In 6 days, I will have completed my first year at Smith College, and so will the 20 girls of the class of 2013 who live in my house at school.
Tomorrow, one of them is having an abortion.
She is not the first friend or classmates I’ve known who’s been driven to a clinic in Springfield or Brattleboro (Vermont) but the striking thing about this event is how it has been received by my social circle.
Smith College’s curriculum is very good about remembering minorities. As an all women’s college, every class I’ve taken has heard female voices, and African-American voices, and Asian voices, and every class of people who has ever been oppressed is mentioned, and our professors tell us that we must remember history is written by the winners, and that we have to seek our the alternate histories of groups who were silenced. We have a support group for femmes, one for butches, one for genderqueer, one for transmen. We have a college-sponsored event called Sexhibition every April, which features the art of students with content that is primarily nudity-based. Our Convocation is notoriously clothing-optional.
Fine, great. But this college’s inclusive nature is limited to race, gender and sexual orientation. I hear no conversations about class.
That is the great lie of my college, held up everywhere by statistics about the percentage of students on financial aid and the number of students who are the first in their families to attend college. The great lie of Smith is that class trumps everything, and this, too, is the great lie of the country.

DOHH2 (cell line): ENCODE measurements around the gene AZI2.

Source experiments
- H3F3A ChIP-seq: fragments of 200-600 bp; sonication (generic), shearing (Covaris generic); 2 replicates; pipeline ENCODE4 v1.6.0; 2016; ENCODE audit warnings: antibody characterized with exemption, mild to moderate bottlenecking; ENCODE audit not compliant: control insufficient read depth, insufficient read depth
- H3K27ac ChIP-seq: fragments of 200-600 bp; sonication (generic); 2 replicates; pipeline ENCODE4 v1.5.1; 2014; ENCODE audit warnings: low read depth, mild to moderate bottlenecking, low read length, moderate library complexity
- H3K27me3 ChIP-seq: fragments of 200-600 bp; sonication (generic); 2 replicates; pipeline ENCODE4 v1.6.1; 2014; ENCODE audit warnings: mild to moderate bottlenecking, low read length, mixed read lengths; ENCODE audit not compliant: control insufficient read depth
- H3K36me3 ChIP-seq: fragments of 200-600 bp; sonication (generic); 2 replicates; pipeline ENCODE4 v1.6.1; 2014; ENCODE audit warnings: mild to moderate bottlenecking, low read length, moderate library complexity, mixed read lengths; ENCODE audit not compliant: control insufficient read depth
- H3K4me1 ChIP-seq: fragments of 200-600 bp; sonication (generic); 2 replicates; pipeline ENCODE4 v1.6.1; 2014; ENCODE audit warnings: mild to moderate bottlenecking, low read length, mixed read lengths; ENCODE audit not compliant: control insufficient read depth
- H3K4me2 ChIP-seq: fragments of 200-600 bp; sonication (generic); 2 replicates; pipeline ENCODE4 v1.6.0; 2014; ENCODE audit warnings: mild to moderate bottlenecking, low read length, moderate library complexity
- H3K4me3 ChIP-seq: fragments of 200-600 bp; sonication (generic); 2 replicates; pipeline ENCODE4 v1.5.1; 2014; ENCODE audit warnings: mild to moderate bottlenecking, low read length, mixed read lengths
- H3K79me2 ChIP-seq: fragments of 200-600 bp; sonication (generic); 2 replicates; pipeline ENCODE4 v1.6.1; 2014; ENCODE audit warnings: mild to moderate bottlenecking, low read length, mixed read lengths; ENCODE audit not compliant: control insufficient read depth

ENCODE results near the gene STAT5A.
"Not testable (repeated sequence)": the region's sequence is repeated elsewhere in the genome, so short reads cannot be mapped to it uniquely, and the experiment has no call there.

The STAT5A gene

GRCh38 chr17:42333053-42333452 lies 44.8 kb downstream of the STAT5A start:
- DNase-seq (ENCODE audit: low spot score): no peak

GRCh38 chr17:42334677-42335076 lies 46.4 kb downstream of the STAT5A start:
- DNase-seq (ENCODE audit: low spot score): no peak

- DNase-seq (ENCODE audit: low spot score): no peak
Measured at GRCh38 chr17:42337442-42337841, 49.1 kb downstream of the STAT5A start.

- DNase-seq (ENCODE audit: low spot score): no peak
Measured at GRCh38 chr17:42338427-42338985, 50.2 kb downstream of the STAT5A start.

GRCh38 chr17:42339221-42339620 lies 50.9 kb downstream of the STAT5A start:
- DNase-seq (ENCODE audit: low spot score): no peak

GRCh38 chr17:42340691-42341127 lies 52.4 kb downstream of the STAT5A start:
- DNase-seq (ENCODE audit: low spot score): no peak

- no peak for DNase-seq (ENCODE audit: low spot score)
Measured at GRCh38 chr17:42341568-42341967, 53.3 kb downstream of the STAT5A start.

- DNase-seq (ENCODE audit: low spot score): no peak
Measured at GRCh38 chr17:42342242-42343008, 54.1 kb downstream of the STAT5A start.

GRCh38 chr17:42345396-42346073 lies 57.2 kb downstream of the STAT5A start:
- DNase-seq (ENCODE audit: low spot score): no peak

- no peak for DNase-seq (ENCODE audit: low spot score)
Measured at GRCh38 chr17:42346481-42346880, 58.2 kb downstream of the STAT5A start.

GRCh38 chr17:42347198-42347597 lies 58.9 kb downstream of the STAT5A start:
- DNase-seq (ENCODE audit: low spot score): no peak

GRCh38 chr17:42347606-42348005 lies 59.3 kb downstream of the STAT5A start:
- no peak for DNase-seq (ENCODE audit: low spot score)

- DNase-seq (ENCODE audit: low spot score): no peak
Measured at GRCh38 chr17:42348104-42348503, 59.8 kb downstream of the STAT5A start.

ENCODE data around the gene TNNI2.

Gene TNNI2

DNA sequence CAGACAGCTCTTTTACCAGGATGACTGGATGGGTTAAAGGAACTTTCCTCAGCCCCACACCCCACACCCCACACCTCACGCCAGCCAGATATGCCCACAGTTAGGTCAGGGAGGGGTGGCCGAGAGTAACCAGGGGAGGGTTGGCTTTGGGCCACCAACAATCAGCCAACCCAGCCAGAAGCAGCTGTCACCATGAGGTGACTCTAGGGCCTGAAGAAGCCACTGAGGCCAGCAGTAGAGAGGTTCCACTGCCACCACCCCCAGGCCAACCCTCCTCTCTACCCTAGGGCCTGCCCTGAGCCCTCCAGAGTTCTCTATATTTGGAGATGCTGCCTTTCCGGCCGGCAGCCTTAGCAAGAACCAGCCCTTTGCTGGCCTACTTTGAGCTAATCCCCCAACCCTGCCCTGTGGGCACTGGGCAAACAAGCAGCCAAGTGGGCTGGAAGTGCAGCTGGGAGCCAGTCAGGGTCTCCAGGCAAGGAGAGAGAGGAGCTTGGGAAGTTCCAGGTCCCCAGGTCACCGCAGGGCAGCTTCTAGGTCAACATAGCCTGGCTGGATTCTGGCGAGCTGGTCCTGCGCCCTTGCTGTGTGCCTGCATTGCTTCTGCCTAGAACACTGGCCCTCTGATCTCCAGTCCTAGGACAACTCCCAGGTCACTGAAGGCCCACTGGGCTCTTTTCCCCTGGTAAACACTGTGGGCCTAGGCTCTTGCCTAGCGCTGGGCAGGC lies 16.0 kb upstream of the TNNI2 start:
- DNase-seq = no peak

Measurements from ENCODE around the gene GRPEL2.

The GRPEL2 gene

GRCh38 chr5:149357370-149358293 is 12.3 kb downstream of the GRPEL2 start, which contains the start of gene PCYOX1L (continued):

Money is something I can’t talk about with my friends at this school. If I do, I regret it. With my financial aid package, I pay about half of what my friends’ parents do. Their parents’ money subsidizes my education. I work at an off-campus job about 20 hours a week, while I take the same course load as my peers.
So when Amanda* found out she was pregnant (a fact that is still under wraps) and the reaction of those in the know was, “Poor Amanda, this is so awful, that she has to go through this, she doesn’t deserve it,” I wasn’t particularly sympathetic. Yes, that sucks. But at least she can have (afford) an abortion.
My peers have whispered in hushed tones about the drama and sadness. Tragic, they say. Amanda has to pay for it out of pocket. Amanda can’t tell her parents. Amanda had to tell the dean in order to get extensions on her papers.
Amanda is having an abortion, but at least she’s not forced to carry her pregnancy to term. At least she doesn’t have to drop out. At least she has the money to pay for it out of pocket. At least she doesn’t have to travel by train or bus or plane out of state somewhere for the procedure.
I don’t know how to say this to these girls I have lived with for nine months that this could be much worse, that this is actually a good thing. At least we are in Massachusetts. At least she realized she was pregnant in time to get an abortion. At least, at least. There are one million ways this situation could have derailed a young woman’s life, but because of the privileges of Amanda’s life, it is merely a bump in the road.
Is it unfortunate? Yes. I don’t believe anyone has sex intending to abort. Abortion is never the desired effect of a series of decisions. But we do well to remember that the right to abortion is given to us by virtue of our status in society and that another girl somewhere may now be realizing that she can have an abortion or she can eat for the next month. She may now be realizing that she cannot afford an abortion. That she has no one to take her. That there is no clinic she can reach easily. That she cannot afford the bus ticket and the abortion. That she will be having a baby.
Amanda is not, and I’d like it if my peers remembered how amazing that is.
*Name changed to protect her privacy.